Small and medium-sized enterprises (SMEs) faces much severer financial constraints compared to large companies and it is more vulnerable to market imperfection. To alleviate SMEs' financial constraints, Public Credit Guarantee Schemes (CGSs) have been introduced and widely used around the world. We first provide a thorough analysis of the effectiveness of the traditional CGSs and then introduce an innovative financing contract, referred to as equity-for-guarantee swap (EGS), with the aim of reducing SMEs' financial constraints in a more effective way. We show that EGS effectively reduces information asymmetry between lenders and SMEs and alleviates SMEs' severe financial constraints. We further investigate the impact of maturity on asset prices under EGS contract and analyse the value-at-risk (VAR) and expected shortfall (ES) of the insurer's risk exposure when participating in the EGS contract. Consistent with pecking order theory, an extension of our model shows that an SME tends to use equity financing first when it faces much severer financial constraints, then the SME issues more debt when it is less financially constrained.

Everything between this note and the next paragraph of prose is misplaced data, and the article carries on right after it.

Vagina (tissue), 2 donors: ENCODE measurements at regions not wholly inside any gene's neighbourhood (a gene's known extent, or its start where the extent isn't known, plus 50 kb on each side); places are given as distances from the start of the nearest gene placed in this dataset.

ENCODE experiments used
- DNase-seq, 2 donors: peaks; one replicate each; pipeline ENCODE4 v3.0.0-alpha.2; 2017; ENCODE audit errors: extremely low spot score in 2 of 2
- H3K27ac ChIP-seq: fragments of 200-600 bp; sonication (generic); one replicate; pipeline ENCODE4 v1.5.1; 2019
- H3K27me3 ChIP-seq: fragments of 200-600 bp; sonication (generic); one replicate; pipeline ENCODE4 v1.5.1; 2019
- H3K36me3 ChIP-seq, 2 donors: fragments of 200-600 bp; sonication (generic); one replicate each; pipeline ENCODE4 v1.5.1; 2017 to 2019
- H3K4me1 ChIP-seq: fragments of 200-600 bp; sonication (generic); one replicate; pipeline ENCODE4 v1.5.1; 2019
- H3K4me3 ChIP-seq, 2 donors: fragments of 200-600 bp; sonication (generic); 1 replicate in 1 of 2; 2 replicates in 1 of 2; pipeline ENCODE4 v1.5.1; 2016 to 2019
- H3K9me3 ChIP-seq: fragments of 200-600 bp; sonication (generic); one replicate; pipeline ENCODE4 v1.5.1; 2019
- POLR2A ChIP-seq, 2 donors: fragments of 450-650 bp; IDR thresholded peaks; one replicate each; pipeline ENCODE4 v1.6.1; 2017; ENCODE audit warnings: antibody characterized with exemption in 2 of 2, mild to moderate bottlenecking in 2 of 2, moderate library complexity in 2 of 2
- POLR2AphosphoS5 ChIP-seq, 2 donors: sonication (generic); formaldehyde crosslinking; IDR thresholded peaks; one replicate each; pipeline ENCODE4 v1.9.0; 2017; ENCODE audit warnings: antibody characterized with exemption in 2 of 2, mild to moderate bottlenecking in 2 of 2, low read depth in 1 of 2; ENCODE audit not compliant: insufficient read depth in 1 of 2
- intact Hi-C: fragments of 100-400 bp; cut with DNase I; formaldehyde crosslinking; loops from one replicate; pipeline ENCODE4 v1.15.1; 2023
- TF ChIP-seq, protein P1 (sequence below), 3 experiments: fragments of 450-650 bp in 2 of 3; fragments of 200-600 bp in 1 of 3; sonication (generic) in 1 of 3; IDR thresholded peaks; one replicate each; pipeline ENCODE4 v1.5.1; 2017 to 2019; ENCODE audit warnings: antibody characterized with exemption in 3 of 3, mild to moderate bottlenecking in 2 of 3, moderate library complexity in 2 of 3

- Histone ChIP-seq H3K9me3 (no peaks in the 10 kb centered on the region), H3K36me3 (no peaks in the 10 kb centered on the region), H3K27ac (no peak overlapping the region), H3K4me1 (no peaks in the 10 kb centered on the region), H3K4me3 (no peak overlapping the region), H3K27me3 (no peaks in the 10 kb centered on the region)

|Place of Publication||Glasgow|
|Publisher||University of Strathclyde|
|Number of pages||28|
|Publication status||Published - 15 Jul 2020|
- equity-for-guarantee swap
- financial constraints
- risk management